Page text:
Bonus Pic is of a leaf on one of the two avocado trees that I have. I started these things last year from pits, both in the same container, and had them outside for the summer. I think deer came by and nibbled the leaves off of them, which made me think it was the end for them, but they grew new leaves and the stem became stronger and thicker. They’ve outgrown their pot and just were re-potted last week. As they get bigger, I wonder whether the space for them here will be enough. Besides these two avocados I have two rapidly expanding grapefruit trees that my ex-bf started from seeds. He left them behind, not by choice. These have also been freshly repotted as of last week. More pictures later.
I borrowed, “Chet Atkins Picks on the Beatles” for a couple of reasons. One is I like both of them separately and wanted to know how Chet playing Beatles tunes would sound. Another is I wanted to hear how Chet’s picking stacked up against George’s picking. Well, readers, I learned a few things. Beatles music, no matter how excellent, sounds like elevator music without the vocals, which should have been apparent without listening. Two, listening to the tunes, George stacks up fine against Chet; there was no outshining at all, which was very pleasant to learn. Three, there are a couple of songs that sound damfine without vocals.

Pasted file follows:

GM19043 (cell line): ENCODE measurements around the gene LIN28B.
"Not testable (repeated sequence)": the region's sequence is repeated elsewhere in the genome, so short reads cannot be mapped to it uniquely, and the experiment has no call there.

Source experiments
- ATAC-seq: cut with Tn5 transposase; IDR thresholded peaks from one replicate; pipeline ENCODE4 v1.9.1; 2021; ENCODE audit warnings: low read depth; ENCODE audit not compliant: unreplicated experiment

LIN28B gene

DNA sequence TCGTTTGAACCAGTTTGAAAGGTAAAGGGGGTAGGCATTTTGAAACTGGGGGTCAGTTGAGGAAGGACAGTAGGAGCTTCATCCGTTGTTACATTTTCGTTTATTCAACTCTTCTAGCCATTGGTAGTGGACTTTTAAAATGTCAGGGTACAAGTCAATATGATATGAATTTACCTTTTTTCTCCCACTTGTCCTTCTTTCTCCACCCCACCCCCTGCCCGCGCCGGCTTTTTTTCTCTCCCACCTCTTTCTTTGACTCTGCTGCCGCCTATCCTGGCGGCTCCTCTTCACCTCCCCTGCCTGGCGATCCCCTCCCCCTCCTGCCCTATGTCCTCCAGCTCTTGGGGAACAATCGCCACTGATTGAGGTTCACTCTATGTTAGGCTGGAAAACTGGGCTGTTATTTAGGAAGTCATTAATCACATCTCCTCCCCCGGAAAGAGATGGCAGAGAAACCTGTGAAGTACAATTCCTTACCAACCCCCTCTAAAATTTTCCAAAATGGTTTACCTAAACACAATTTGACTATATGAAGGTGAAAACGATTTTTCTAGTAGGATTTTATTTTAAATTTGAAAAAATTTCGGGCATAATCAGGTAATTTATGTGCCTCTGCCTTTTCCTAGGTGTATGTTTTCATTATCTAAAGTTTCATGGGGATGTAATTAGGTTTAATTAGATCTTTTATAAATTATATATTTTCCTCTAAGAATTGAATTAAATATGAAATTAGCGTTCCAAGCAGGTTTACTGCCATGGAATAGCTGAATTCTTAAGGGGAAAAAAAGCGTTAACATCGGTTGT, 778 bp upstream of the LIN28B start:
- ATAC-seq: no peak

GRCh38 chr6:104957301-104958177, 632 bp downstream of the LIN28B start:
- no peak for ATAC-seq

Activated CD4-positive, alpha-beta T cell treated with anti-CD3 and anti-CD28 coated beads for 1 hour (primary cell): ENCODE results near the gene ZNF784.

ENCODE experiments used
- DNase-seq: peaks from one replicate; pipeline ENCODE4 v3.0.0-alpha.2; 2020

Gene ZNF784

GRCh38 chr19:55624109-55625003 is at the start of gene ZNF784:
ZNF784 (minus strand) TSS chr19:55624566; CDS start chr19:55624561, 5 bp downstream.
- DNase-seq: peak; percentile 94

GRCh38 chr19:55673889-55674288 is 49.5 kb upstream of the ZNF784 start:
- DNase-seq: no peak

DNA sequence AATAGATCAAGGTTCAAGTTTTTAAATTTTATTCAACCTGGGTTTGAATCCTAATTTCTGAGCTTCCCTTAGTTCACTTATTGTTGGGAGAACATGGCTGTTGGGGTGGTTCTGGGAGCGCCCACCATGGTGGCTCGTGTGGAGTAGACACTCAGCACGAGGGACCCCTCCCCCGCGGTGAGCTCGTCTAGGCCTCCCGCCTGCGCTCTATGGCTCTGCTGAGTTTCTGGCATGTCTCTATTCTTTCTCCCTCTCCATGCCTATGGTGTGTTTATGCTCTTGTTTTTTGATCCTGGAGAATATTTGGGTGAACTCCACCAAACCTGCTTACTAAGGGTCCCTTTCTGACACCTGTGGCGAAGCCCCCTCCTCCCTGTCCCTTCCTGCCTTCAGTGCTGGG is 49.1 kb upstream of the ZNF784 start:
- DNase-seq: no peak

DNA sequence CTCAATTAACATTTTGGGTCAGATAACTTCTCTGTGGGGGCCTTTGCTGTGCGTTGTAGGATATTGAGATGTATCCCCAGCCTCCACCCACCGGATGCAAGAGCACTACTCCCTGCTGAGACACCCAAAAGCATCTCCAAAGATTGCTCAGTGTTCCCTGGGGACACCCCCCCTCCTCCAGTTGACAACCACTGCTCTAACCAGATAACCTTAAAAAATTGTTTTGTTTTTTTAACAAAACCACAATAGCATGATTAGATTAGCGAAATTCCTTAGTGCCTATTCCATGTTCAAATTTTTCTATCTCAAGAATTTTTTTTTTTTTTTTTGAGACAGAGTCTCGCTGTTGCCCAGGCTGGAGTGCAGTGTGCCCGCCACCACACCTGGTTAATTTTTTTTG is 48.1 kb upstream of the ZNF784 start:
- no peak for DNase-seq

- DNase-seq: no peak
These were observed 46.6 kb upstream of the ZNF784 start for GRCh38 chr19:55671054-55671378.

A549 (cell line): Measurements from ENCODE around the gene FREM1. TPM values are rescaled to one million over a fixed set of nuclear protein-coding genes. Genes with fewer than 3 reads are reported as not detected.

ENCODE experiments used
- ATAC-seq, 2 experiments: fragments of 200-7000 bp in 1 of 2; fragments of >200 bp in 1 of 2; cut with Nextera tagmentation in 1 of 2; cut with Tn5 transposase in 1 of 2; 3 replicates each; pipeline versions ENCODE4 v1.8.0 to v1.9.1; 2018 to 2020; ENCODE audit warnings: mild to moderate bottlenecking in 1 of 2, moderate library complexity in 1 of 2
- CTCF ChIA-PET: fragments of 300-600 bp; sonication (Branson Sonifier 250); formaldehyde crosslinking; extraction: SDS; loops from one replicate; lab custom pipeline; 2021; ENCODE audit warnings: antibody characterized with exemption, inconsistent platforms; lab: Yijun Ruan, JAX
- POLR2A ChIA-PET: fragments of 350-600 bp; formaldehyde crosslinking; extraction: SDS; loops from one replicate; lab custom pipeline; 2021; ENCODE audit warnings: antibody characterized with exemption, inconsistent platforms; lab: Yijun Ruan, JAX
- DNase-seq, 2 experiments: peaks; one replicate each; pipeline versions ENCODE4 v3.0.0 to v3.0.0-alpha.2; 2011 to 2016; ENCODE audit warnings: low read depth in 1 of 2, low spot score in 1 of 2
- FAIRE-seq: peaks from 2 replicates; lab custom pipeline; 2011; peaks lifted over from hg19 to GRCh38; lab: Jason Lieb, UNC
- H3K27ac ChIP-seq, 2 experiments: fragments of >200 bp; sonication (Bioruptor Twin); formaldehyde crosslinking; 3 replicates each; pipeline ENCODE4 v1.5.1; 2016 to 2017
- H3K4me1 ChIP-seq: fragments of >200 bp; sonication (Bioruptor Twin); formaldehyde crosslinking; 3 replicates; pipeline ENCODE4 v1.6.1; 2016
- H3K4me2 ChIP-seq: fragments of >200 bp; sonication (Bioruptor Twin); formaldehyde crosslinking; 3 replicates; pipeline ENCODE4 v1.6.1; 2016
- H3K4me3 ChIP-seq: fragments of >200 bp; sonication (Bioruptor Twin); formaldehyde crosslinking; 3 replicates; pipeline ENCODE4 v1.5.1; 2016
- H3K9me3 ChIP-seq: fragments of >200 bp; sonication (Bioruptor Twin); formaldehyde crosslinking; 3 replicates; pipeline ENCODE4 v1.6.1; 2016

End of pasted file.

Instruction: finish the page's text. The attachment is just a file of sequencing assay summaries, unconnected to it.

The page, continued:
Chet Atkins Picks on the Beatles is the twenty-eighth studio album by American guitarist Chet Atkins, released March 1966.
Things We Said Today” is a song by English rock band the Beatles written by Paul McCartney and credited to Lennon–McCartney. It was composed for the film A Hard Day’s Night but was eventually not included. It does appear on the soundtrack album. It was also released as the B-side of the single “A Hard Day’s Night” in the UK. Released July 1964.
“She’s a Woman” is a song by the English rock band the Beatles, written mainly by Paul McCartney and credited to Lennon–McCartney. John Lennon contributed to the lyrics and middle eight (the bridge). The song was finished in the studio the morning of the session. It was released as the B-side to “I Feel Fine” in 1964, their last single release that year. It reached number 4 on the Billboard Hot 100 from frequent airplay. In New Zealand, the song reached number one for one week. Released November 1964. Charlie McCoy on harmonica.